Determination of cytokine expression in brain extracts
Concentrations of chemokines/cytokines were measured in extracts from brain hemispheres using the EMD Millipore’s MILLIPLEX® MAP Rat Cytokine/Chemokine Magnetic Bead assay according to the manufacturer’s instructions. The cytokines and chemokines analyzed included TNFα, IL-1α, IL-1β, IL-2, IL-4, IL-6, IL-12, IFN-γ, and chemokine CXCL10 (IP-10). The median fluorescence intensity plates were assayed on a Bio-Plex® 200 Luminex system with Bio-Plex Manager 5.0 software. The five-parameter logistic method was applied to estimate cytokine/chemokine concentrations in brain homogenates.
Quantitative polymerase chain reaction (real-time PCR)
Gene expression of pro-inflammatory (TNFα, IL-1β) cytokines was evaluated in the brain hemispheres obtained from rats 12, 48 and 72 h after HI. Total RNA was isolated with TRIzol Reagent, and the quality and concentration of RNA was verified by spectrophotometry with the Nanodrop™ apparatus. The samples containing 1 μg of total RNA were reverse transcripted using High Capacity RNA-to-cDNA Kit (Applied Biosystems) according to the manufacturer’s instructions.
Quantitative real-time PCR analyses of cDNA samples (300 ng) with designed specific primers (Table 1) and Fast SYBR Green Master Mix (Applied Biosystems) were performed in 7500 Fast Real-Time PCR System (Applied Biosystem). Reaction parameters were as follows: (1) holding stage, 20 s at 95 °C; (2) cycling stage (40×), 3 s at 95 °C and 30 s at 60 °C; and (3) melt curve stage, 15 s at 95 °C, 1 min at 60 °C, 15 s at 95 °C, and 15 s at 60 °C. Each sample was tested in triplicate during two analyzing sessions. The fluorescence signal from specific transcript was normalized against that of reference gene (SDHA), and threshold cycle values (ΔCt) were quantified as fold changes by the 2−ΔΔCT method.
Western blot analysis
The following antibodies (source and final dilution) were used for analysis: mouse monoclonal anti-NFκB (Cell Signaling, 1:1000), rabbit polyclonal anti-p53 (Cell Signaling, 1:1000), rabbit polyclonal anti-HSP70 (Cell Signaling, 1:1000), rabbit monoclonal anti-COX-2 (Cell Signaling, 1:1000), rabbit polyclonal anti-Bcl-2 (Cell Signaling, 1:1000), rabbit polyclonal anti-Bax (Cell Signaling, 1:1000), and mouse monoclonal anti-actin (MP Biomedicals, 1:500).
Brain tissues were homogenized in RIPA lysis buffer (10 mM Tris-HCl pH 7.5 containing 150 mM NaCl, 1% Nonidet P40, 0.1% SDS, 1% Triton X-100, PMSF 0.1 mg/ml) and a proteinase and phosphatase inhibitor cocktail (Life Technologies, 1:100). Lysates were clarified by centrifugation at 13000 g for 10 min at 4 °C. The supernatant was collected, and protein concentrations were determined using a Bio-Rad DCTM protein assay kit (Bio-Rad). Samples (50 μg protein) were ran on 10–15% SDS-PAGE gels and transferred onto nitrocellulose membranes (Amersham Bioscience). After blocking, membranes were probed with specific primary antibodies and then incubated with horseradish peroxidase-conjugated secondary IgG antibodies (Sigma-Aldrich). Immunoblot signals were visualized using ECL chemiluminescence kit (GE Healthcare Life Sciences). To verify an equal loading of protein per line, the β-actin antibody was used as an internal control for each immunoblotting. Semi-quantitative evaluation of protein levels detected by immunoblotting was performed by computer-assisted densitometric scanning (LKB Utrascan XL, Program GelScan). The level of protein immunoreactivity was determined by frequent analysis of multiple immunoblots.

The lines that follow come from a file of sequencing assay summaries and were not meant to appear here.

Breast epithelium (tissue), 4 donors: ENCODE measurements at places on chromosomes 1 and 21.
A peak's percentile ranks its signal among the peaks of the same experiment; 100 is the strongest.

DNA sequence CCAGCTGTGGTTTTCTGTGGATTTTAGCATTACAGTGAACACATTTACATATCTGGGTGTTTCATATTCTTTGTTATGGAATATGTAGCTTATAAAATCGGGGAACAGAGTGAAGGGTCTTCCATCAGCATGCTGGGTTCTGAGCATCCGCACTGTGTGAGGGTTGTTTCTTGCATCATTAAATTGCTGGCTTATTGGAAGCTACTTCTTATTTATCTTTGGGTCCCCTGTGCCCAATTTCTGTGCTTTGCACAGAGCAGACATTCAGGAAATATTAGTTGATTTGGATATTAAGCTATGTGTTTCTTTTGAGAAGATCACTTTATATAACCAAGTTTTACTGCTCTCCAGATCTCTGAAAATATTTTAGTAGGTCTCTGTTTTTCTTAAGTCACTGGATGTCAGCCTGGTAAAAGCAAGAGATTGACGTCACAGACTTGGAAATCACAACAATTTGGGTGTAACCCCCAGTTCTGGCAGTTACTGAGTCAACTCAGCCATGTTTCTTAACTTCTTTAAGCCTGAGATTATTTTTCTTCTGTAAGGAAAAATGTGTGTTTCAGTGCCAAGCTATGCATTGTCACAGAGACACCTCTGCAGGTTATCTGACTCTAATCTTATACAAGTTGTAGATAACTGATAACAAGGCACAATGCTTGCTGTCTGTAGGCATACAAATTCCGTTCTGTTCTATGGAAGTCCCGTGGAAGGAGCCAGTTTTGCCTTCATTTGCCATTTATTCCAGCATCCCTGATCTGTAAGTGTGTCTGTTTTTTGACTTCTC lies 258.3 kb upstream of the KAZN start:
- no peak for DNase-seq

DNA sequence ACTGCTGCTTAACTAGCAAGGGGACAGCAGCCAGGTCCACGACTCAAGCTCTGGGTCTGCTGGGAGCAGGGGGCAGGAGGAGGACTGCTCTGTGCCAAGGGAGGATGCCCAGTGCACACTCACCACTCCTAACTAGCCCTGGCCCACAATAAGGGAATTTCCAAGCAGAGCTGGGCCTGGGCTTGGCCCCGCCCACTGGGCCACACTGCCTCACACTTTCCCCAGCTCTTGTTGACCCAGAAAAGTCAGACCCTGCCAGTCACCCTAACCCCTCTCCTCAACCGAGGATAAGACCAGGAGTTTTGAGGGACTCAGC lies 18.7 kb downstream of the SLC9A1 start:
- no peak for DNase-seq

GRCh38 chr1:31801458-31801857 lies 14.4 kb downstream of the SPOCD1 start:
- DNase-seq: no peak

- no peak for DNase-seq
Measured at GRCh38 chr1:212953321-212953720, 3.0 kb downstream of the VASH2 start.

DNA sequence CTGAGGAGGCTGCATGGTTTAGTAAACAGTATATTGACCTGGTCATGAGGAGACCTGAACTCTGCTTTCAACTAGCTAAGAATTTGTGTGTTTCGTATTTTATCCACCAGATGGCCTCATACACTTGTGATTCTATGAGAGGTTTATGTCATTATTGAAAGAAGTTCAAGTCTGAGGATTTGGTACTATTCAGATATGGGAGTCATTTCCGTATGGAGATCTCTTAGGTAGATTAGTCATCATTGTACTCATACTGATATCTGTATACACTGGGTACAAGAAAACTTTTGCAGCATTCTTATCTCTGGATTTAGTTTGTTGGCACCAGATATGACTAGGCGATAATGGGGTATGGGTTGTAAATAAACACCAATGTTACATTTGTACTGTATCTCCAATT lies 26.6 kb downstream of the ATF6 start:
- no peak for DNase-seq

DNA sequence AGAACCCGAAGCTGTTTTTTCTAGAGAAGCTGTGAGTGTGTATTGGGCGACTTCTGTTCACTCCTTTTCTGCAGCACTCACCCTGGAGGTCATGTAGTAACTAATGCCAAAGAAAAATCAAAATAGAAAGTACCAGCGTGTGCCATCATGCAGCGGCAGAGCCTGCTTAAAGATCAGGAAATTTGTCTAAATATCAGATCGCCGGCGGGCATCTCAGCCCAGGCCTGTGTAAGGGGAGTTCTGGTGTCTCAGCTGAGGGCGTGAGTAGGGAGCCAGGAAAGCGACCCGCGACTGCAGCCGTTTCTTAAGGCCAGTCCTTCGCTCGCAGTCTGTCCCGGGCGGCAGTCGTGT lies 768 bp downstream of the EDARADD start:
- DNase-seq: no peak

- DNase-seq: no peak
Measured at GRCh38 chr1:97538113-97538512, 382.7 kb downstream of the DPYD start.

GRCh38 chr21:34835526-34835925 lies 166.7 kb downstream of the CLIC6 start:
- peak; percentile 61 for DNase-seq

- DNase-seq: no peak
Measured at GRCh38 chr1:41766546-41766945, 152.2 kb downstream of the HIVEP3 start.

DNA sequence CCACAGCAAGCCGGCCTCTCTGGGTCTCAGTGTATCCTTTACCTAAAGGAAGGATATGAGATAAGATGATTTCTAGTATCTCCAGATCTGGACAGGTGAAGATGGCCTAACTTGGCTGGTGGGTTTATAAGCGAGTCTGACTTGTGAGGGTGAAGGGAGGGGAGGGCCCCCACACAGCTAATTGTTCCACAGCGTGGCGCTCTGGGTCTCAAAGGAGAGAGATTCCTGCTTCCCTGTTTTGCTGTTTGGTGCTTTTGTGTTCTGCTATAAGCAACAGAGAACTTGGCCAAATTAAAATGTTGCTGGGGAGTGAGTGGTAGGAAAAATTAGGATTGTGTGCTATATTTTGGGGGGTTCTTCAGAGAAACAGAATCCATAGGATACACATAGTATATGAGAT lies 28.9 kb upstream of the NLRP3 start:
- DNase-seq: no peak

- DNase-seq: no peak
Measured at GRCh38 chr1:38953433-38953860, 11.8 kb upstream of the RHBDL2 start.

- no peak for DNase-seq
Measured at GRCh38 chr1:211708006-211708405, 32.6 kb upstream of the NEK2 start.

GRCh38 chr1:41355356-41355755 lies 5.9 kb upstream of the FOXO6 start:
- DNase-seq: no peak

Quantitative measurement of prostaglandin E2 protein concentration
To estimate the amount of prostaglandin E2 (PGE2) in homogenates obtained from the brain hemispheres, the Prostaglandin E2 ELISA Kit-Monoclonal (Cayman) test was applied according to the supplier’s instructions. Frozen hemispheres were homogenized in 1 ml of 0.1 M phosphate buffer (pH 7.4) containing 1 mM EDTA and 10 μM indomethacin. Homogenates were clarified by centrifugation at 8000 g for 10 min at 4 °C, and the supernatant was collected for analysis. Protein concentrations were determined using a Bio-Rad DC™ protein assay kit (Bio-Rad). After performing the Sandwich ELISA assay, the plates were read at 412 nm using a spectrophotometric plate reader Fluorostar Omega (BMG LabTech).
Quantitative measurement of caspase-3 activity
To estimate the level of activated caspase-3 in lysates obtained from both brain hemispheres, the Caspase-3 Fluorescence Assay Kit (Cayman Chemical) was applied according to the supplier’s instructions. Briefly, the kit employs a specific caspase-3 substrate, N-Ac-DEVD-N'-MC-R110, which, upon cleavage by active caspase-3, generates a highly fluorescent product that is easily quantified. The fluorescence intensity of each was well read using a spectrophotometric plate reader Fluorostar Omega (BMG LabTech; excitation = 485 nm, emission = 535 nm).
GraphPad PRISM 5.0 software was used for the statistical analysis of the received data. Comparisons between animal groups were performed using the one-way analysis of variance (ANOVA) followed by the Bonferroni post-hoc test for multiple comparisons or Student’s t test. All values are expressed as mean ± SD. The data were considered significant at p value <0.05.
Sodium butyrate reduces brain damage after neonatal HI